The Kick Six, the Oklahoma loss and the semifinal shocker to Ohio State over the last two years humbled him, and his response is clear.

He no longer fears losing more than he enjoys winning, which seems to have quelled any desire to welcome the final challenge. As my colleague Lars Anderson wrote last week on Twitter, he's fine just where he is:

This challenge—the challenge of building and sustaining success at an elite level in college—is good enough. 

 

He's Not a Job-Jumper Anymore

Saban was labeled as a "job-jumper" after leaving LSU for the Dolphins in 2005, only to jump to Alabama two years later after repeated denials of his interest in the opening in Tuscaloosa.

Newsflash: That was nearly a decade ago, and people change. Especially 64-year-old men who have recently become grandfathers and put down roots in a location working in an industry like coaching that's inherently nomadic.

Yes, 54-year-old Saban would likely be all for the next big challenge, notice that grass that's always greener on the other side and throw his hat in every ring imaginable.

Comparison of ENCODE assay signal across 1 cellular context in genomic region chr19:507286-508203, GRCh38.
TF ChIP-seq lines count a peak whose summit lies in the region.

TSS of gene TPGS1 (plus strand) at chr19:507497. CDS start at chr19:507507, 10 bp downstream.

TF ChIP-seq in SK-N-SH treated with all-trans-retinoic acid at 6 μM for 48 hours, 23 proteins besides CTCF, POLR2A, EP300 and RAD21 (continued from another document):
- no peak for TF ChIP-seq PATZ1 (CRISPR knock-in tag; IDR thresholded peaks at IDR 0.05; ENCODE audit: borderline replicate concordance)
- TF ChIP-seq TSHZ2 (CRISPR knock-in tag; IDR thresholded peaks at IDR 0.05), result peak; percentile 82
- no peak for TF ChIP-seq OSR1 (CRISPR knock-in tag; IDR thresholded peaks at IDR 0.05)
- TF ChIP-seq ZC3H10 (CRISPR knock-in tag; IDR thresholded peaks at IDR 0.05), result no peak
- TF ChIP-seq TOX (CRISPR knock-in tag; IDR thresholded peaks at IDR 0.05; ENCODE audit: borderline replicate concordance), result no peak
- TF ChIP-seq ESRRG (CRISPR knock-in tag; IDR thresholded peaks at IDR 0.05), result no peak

The only one he's thrown his hat into over the last couple of years is Texas, and all that did was earn him a $6.9 million-per-year contract through 2021 along with the reassurance he can retire in Tuscaloosa if he wants to and make enough to set his family up for generations—plural.

Saban spoke about his life outside of football prior to the game, according to the CFP:

I like to spend time with my family. I like to get away. We have two places that we sort of escape to. One is in Boca Grande, which is in Florida, and one is Lake Burton, which is in the mountains on the Georgia-North Carolina border. We have a lot of good relationships, a lot of good friends. I enjoy playing golf and spending time with those people and our family.

Could he cash in at the NFL level? No doubt about it.

His current income would be near the top of the NFL pay scale, according to CoachesHotSeat.com, but he wouldn't have that stability and the family structure he has built in Tuscaloosa would be uprooted in order to scratch that one remaining itch.

As Phil Savage of the Alabama radio network and SiriusXM noted after the Cotton Bowl, Alabama is Saban's life:

At his age, another move is just not worth it.

 

Knowledge is Power

If Saban would even consider a move up to the NFL, he would almost certainly require 100 percent control of personnel moves.